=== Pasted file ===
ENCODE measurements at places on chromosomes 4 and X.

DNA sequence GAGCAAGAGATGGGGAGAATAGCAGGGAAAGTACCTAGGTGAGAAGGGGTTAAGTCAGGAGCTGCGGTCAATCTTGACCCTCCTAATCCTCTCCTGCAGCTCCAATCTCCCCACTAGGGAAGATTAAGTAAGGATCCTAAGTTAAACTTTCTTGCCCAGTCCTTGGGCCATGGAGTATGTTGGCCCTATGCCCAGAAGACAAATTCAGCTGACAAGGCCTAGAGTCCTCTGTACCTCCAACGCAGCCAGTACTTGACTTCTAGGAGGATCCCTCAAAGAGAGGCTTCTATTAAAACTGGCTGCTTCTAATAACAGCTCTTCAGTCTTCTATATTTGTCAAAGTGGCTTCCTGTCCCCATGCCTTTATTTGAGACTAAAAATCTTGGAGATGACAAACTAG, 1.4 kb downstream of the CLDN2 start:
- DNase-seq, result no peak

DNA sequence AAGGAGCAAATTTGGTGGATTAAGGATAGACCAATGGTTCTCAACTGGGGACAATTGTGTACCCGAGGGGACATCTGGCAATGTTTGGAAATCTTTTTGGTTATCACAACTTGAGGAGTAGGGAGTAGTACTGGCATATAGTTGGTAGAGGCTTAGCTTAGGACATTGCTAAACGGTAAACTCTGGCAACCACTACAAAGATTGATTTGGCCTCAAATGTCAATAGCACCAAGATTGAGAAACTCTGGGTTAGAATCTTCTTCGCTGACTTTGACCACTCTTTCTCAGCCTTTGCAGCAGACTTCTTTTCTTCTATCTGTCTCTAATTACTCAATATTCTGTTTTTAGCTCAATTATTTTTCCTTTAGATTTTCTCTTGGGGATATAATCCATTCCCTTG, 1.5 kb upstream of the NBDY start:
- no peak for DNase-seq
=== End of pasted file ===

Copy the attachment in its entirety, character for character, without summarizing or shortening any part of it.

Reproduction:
ENCODE measurements at places on chromosomes 4 and X.

DNA sequence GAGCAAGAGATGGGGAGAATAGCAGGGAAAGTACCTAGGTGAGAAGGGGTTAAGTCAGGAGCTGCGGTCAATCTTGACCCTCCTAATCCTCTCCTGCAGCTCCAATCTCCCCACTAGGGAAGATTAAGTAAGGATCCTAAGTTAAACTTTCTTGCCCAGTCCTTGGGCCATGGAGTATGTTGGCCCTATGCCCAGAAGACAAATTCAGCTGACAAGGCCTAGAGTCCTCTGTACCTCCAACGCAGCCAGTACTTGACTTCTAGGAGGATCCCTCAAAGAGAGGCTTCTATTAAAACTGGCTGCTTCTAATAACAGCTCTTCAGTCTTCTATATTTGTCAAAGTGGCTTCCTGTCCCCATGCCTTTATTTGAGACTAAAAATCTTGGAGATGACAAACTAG, 1.4 kb downstream of the CLDN2 start:
- DNase-seq, result no peak

DNA sequence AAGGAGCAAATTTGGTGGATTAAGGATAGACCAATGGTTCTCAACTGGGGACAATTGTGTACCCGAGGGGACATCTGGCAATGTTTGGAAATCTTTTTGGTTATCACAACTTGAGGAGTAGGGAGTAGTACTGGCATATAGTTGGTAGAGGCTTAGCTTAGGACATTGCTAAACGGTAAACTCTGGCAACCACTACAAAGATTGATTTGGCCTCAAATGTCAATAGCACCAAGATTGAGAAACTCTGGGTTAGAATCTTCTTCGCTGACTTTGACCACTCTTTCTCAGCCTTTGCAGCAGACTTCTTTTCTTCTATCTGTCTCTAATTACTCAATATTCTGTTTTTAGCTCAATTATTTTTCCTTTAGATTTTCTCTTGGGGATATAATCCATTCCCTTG, 1.5 kb upstream of the NBDY start:
- no peak for DNase-seq